“…we will leave public schools in shreds….”

This week we are looking at Circuit Court decisions involving a clash between the right of parents to direct their child’s upbringing, and the public school’s need to serve a wide diversity of students.  Here is a case from the 7th Circuit.

What Happened? Parents of students in a K-5 school objected to the Impressions Reading Series which had been used for supplemental reading for several years.  The parents claimed that these books fostered certain religious beliefs, indoctrinating children in beliefs that were “directly opposed to their Christian beliefs by teaching tricks, despair, deceit, parental disrespect and by denigrating Christian symbols and holidays.”  The suit alleged that the parents’ rights to the free exercise of religion were infringed.

What Did the Court Do?  The court held that the use of reading materials did not infringe on the free exercise of religion. The court noted that the reading series:

is used to build and enhance students’ reading skills and develop their senses of imagination and creativity. These skills are fundamental to children of this age, and it is critical that the directors select the best tools available to them to teach these skills. Having done this, they have properly performed the government’s function of providing quality public school education.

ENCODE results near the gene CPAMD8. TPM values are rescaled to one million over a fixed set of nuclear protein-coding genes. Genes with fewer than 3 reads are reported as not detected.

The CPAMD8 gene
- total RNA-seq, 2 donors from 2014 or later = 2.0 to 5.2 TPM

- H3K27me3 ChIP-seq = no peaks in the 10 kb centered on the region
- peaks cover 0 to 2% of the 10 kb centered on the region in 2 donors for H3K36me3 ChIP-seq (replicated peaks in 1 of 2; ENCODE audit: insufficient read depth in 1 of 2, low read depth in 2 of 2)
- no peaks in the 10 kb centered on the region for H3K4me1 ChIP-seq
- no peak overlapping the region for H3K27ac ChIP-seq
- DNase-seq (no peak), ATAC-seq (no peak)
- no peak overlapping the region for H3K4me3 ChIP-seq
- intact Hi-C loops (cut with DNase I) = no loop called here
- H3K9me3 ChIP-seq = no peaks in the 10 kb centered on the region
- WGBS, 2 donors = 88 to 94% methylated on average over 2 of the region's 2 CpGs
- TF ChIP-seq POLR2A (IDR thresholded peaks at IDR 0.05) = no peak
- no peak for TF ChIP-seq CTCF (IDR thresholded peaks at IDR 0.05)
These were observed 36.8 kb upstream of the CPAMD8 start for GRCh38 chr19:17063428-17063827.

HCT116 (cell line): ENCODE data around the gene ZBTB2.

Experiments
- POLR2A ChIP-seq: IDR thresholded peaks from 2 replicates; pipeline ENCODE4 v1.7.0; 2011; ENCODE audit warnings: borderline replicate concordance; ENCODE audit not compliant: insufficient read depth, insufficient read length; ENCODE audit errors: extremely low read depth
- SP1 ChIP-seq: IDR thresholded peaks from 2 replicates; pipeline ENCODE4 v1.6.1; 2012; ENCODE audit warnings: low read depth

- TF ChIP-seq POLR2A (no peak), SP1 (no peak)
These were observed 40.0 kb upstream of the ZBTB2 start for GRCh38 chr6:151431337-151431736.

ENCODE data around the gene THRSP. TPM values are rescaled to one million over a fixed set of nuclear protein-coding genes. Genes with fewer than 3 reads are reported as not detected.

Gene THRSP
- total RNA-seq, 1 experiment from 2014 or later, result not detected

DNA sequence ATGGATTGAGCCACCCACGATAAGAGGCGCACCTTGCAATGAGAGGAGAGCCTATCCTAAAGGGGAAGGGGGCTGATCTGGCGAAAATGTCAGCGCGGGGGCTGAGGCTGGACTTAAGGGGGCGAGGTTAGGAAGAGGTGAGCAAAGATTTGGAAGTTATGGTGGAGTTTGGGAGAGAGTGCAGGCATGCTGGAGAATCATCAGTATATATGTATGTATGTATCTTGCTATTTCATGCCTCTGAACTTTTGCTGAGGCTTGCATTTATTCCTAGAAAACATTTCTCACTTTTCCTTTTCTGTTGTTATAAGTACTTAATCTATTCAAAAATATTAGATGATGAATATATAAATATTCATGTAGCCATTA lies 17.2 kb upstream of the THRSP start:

What Can We Learn?  In 1994, you could count on judges to respect the work that public school educators do.  The court cited a concurring opinion in a Supreme Court case from 1948:

If we are to eliminate everything that is objectionable to any [religious group] or inconsistent with any of their doctrines, we will leave public schools in shreds.  Nothing but educational confusion and a discrediting of the public school system can result from subjecting it to constant law suits.  McCollum v. Board of Education, 333 U.S. 203, 235 (1948), Jackson, J., concurring.

Today there are some elected officials and judges who would happily “leave public schools in shreds.”  They need to be reminded of cases like this one, and the others we are reviewing this week. 

It’s Fleischfresser v. Directors of School District 200, decided by the 7th Circuit on February 2, 1994. It’s cited at 15 F.3d 680. 


Got a question or comment for the Dawg?  Let me hear from you at jwalsh@wabsa.com

Tomorrow: the 10th Circuit on parental rights….